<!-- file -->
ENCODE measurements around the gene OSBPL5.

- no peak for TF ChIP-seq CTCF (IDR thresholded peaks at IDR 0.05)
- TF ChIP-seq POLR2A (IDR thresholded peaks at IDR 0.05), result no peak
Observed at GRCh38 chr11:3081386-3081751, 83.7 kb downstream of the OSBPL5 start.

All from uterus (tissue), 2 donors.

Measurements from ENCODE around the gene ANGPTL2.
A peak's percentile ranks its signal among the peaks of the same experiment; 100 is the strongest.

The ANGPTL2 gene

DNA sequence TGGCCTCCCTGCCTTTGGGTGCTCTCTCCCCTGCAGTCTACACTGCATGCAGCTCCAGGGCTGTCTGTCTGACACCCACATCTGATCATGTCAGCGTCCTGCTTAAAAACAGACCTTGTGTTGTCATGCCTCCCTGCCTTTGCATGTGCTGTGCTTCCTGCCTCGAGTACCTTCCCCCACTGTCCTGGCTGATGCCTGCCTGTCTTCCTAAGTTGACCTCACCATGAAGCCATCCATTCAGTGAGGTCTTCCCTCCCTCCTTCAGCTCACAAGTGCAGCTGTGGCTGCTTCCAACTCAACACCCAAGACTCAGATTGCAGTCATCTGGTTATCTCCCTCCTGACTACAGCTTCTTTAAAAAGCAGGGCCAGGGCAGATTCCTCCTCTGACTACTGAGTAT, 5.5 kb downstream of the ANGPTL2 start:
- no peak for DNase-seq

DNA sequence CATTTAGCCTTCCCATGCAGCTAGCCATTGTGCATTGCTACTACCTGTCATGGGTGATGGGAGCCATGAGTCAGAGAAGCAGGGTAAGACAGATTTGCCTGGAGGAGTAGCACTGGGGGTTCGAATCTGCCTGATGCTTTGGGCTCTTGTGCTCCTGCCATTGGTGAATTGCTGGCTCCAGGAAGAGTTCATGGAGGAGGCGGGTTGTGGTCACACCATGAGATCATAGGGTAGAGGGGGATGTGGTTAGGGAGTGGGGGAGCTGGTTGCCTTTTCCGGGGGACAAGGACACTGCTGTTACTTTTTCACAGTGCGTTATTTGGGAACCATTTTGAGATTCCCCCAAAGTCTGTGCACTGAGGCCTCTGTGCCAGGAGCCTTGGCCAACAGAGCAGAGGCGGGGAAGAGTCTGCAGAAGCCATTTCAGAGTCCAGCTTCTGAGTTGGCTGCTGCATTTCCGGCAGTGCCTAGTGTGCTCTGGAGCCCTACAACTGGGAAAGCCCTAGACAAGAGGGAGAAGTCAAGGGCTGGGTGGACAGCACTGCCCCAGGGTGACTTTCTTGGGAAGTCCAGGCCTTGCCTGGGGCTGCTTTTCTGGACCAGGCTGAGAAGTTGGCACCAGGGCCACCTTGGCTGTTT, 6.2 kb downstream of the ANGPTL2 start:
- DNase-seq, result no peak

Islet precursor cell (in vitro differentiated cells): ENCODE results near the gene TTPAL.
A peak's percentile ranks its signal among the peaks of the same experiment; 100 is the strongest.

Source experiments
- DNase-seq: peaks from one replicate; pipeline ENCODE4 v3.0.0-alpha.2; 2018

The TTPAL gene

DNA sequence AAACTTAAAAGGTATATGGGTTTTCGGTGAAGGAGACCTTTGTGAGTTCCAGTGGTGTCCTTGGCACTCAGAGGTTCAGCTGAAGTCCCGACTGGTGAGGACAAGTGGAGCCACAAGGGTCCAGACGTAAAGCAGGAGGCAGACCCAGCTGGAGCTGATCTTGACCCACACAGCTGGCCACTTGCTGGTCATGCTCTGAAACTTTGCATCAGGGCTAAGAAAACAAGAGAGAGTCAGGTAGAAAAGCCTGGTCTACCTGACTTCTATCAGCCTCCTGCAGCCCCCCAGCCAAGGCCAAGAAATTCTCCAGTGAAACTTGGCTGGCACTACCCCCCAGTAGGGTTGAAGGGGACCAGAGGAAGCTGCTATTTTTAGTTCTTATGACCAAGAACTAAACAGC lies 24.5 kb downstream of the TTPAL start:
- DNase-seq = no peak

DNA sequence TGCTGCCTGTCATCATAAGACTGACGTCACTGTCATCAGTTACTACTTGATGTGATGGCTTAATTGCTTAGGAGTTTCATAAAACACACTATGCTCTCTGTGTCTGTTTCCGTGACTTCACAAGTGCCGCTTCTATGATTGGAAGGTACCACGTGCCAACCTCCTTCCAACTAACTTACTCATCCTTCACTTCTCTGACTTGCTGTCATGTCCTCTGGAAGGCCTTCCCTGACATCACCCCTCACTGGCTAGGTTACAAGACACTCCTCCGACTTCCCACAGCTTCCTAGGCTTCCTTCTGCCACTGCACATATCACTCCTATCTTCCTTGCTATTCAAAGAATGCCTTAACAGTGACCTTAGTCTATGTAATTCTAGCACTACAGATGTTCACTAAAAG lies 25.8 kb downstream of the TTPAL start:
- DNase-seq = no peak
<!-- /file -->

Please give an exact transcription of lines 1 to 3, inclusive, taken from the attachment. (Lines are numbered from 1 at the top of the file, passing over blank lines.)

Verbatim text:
ENCODE measurements around the gene OSBPL5.

- no peak for TF ChIP-seq CTCF (IDR thresholded peaks at IDR 0.05)
- TF ChIP-seq POLR2A (IDR thresholded peaks at IDR 0.05), result no peak